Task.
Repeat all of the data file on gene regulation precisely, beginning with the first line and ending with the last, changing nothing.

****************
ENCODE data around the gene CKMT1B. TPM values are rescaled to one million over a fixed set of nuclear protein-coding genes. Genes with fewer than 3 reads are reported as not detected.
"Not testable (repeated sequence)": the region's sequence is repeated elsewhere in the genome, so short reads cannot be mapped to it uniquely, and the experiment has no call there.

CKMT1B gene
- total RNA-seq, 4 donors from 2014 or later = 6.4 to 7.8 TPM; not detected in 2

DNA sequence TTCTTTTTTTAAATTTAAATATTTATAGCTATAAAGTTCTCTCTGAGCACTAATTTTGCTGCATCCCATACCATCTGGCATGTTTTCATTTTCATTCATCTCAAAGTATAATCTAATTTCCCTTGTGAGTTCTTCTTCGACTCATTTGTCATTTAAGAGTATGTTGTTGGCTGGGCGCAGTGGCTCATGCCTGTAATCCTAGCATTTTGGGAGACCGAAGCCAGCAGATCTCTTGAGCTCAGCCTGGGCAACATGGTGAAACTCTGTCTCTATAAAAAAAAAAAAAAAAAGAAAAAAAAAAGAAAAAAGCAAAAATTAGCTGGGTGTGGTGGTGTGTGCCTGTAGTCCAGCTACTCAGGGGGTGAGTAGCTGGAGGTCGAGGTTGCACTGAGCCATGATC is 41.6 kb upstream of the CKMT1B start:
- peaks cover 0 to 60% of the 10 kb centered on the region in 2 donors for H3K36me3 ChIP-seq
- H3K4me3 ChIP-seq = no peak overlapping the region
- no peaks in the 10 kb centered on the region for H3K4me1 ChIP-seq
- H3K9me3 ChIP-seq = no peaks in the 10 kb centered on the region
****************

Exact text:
ENCODE data around the gene CKMT1B. TPM values are rescaled to one million over a fixed set of nuclear protein-coding genes. Genes with fewer than 3 reads are reported as not detected.
"Not testable (repeated sequence)": the region's sequence is repeated elsewhere in the genome, so short reads cannot be mapped to it uniquely, and the experiment has no call there.

CKMT1B gene
- total RNA-seq, 4 donors from 2014 or later = 6.4 to 7.8 TPM; not detected in 2

DNA sequence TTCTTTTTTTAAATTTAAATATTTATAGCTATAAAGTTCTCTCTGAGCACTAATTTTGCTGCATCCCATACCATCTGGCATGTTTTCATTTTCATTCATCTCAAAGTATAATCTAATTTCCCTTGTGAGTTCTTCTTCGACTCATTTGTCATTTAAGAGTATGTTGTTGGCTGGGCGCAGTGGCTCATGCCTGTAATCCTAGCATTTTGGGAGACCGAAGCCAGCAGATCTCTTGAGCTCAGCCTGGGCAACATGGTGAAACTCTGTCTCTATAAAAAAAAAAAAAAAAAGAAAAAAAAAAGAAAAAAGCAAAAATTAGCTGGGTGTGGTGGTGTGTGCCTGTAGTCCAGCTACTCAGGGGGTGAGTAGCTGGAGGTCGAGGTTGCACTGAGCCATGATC is 41.6 kb upstream of the CKMT1B start:
- peaks cover 0 to 60% of the 10 kb centered on the region in 2 donors for H3K36me3 ChIP-seq
- H3K4me3 ChIP-seq = no peak overlapping the region
- no peaks in the 10 kb centered on the region for H3K4me1 ChIP-seq
- H3K9me3 ChIP-seq = no peaks in the 10 kb centered on the region